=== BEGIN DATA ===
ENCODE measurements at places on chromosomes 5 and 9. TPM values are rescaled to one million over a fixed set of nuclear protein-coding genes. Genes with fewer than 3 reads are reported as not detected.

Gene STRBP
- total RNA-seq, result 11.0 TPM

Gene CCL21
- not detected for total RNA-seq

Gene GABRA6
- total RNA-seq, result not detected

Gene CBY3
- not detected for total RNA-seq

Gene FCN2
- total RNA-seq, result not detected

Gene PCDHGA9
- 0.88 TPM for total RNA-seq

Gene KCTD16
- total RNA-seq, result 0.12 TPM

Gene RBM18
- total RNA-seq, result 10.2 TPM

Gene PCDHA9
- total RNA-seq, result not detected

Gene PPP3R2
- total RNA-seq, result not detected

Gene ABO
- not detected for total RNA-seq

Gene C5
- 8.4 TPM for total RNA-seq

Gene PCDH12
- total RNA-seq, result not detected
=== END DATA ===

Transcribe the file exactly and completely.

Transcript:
ENCODE measurements at places on chromosomes 5 and 9. TPM values are rescaled to one million over a fixed set of nuclear protein-coding genes. Genes with fewer than 3 reads are reported as not detected.

Gene STRBP
- total RNA-seq, result 11.0 TPM

Gene CCL21
- not detected for total RNA-seq

Gene GABRA6
- total RNA-seq, result not detected

Gene CBY3
- not detected for total RNA-seq

Gene FCN2
- total RNA-seq, result not detected

Gene PCDHGA9
- 0.88 TPM for total RNA-seq

Gene KCTD16
- total RNA-seq, result 0.12 TPM

Gene RBM18
- total RNA-seq, result 10.2 TPM

Gene PCDHA9
- total RNA-seq, result not detected

Gene PPP3R2
- total RNA-seq, result not detected

Gene ABO
- not detected for total RNA-seq

Gene C5
- 8.4 TPM for total RNA-seq

Gene PCDH12
- total RNA-seq, result not detected